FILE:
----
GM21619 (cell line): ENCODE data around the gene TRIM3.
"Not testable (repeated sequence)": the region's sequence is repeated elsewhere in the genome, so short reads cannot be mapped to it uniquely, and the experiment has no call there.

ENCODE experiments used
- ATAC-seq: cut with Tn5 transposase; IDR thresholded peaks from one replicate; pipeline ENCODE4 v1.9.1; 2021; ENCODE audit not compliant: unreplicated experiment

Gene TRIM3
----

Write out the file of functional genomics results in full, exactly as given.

GM21619 (cell line): ENCODE data around the gene TRIM3.
"Not testable (repeated sequence)": the region's sequence is repeated elsewhere in the genome, so short reads cannot be mapped to it uniquely, and the experiment has no call there.

ENCODE experiments used
- ATAC-seq: cut with Tn5 transposase; IDR thresholded peaks from one replicate; pipeline ENCODE4 v1.9.1; 2021; ENCODE audit not compliant: unreplicated experiment

Gene TRIM3